Archeologists believe that the Iberian peninsula, which comprises the lands now known as Spain and Portugal, have been inhabited by hominids as far back as 1.2 million years ago. Modern humans first arrived there on foot from the north about 32 thousand years ago; the famous Altamira cave paintings in northern Iberia were made about 15,000 B.C. by Cro-Magnons.
At the beginning of recorded history, the Iberian peninsula, which comprises the lands now known as Spain and Portugal, was occupied by three main tribal peoples: the Iberians, the Basques and the Celts. The Iberians were coastal people who had some contact with (and thus cultural influences from) Greeks and Phoenicians; they engaged in agriculture and metalwork. The Basques, an ancient tribe that appears to have come from more of a French-speaking background, lived in the northern area, near the Pyrenees and the Bay of Biscay—in fact there are still Basques in the region today.
The peninsula came under Roman rule, then Germanic rule, then in the 8th century was conquered by Moorish invaders who held power for centuries. This was a golden age of architecture, intellectual development and the arts, much of which can still be seen through most of the country. The capital of the caliphate was Córdoba, which became the biggest and most successful city in western Europe. By the 11th century, Iberia’s Christian kingdoms had grown considerably and began to capture control of the northern areas, including the holy site of Santiago de Compostela and the strategically crucial city of Toledo. Finally in the 13th century the great Muslim outposts at Córdoba and Seville had fallen to Christian Spain, though the Muslim enclave at Granada (where the Alhambra is) remained as a tributary state. It was around this time that some of Spain’s greatest universities, including the one at Salamanca, were established. The 14th century was a difficult time for all of Europe; the Black Death devastated many populations, including that of Spain.
During the 15th century the Christian kingdoms of Castile and Aragon (the latter established by the Franks) were united via the marriage of the Castilian Isabella and the Aragonian Ferdinand II. Power was consolidated and centralized, with astounding results. The united people conquered the Canary Islands, overthrew Granada (ending all Islamic rule in Iberia), sent Christopher Columbus on his fateful journey and launched the Spanish Inquisition, whereby Jews and then Muslims were forced to convert or face expulsion. Spain emerged as a world power.
The Spanish empire expanded to include much of the Americas and areas around Europe and along the coastal regions of the Mediterranean Sea. It controlled important trade routes and sent explorers far and wide. Spain was a leading European powerhouse through the 16th and most of the 17th century, participating fully in the intellectual and political life of Europe—it even produced several Spanish Habsburgs.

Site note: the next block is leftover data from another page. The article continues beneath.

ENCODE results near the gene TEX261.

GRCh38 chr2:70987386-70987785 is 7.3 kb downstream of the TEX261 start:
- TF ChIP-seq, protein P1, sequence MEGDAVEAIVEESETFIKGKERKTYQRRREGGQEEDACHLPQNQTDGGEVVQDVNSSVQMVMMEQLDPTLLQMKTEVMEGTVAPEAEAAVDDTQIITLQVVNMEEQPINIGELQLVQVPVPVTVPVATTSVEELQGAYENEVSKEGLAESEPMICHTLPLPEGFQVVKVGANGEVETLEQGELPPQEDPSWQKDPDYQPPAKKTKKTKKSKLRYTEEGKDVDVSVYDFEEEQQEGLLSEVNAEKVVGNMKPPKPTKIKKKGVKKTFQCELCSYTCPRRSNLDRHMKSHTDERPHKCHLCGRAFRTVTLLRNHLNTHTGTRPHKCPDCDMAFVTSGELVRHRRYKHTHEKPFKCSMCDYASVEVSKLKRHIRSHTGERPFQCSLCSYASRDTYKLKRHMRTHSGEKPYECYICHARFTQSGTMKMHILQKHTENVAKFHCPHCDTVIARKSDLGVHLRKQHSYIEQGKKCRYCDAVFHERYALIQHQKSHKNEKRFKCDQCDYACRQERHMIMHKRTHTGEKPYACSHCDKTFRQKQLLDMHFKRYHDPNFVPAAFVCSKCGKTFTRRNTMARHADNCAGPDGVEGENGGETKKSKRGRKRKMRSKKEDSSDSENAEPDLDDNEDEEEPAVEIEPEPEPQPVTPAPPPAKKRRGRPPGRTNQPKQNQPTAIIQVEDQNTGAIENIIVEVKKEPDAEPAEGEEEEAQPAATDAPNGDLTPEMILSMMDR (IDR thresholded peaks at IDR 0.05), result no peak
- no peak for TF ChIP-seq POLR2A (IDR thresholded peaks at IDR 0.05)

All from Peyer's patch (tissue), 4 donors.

Eventually Spain began to decline, beset by piracy on the high seas, plagues, scuffles with the Turks and the French, and the Protestant Reformation which undermined Catholic power. All the while France was rising. In 1793 Spain went to war with France—and lost. A 1795 peace treaty resulted in Spain becoming a “client state” of France under Napoleon. These were dark days for Spain; they struggled against French rule well into the 19th century, lost most of their colonies and ended up divided and unstable. When the Spanish-American war came along at the end of the century, it did not last long; it became known as El Desastre in Spain.
The 20th century continued to be turbulent, through all of Europe of course but Spain saw an extraordinary amount of political upheaval including a bloody civil war and a long period of military rule under Francisco Franco. Franco’s death in 1975 marked a turning point for Spain.
Today Spain is a member of NATO as well as the European Union and the Eurozone. After its long period of economic and political instability the country has become a democratic constitutional monarchy with both a king and a prime minister, and has experienced significant economic growth. There has been sporadic political unrest, some of it from Basque separatist factions, but in general the country is more peaceful than it has been for a long time. The role of women in Spain is strong, with gender equality laws and many women playing prominent rôles in national government.
The Spanish population is composed mostly of native Spaniards and immigrants from former Spanish colonies. The population is heavily Roman Catholic but most Spaniards do not attend religious services regularly. Due to immigration the Muslim population is increasing but, five centuries after their expulsion, there are still few Jews living in Spain.
Today Spain is an extremely desirable tourist destination. It offers historical monuments, natural beauty, a temperate climate and world-famous cuisine and wines. The country’s cultural heritage is very rich with all of the arts represented, from painting and sculpture to music, dance and cinematic works by directors like Luis Buñuel, Pedro Almodóvar and Carlos Saura. The country boasts great architecture, from the palaces of Andalusia to the groundbreaking work of Antoni Gaudí in Catalonia (the region of which Barcelona is the capital). Musical traditions are equally diverse from classical to folk, often featuring the guitar. And visitors to Spain will want to be sure they see a flamenco show and experience the Spanish tradition of dining late in the evening on small plates called tapas. Another must-try is a rice-based dish called paella (pie-AY-uh), which comes in many varieties with seafood being perhaps the best-known; paella is considered to be the national dish of Spain (at least by non-Spaniards).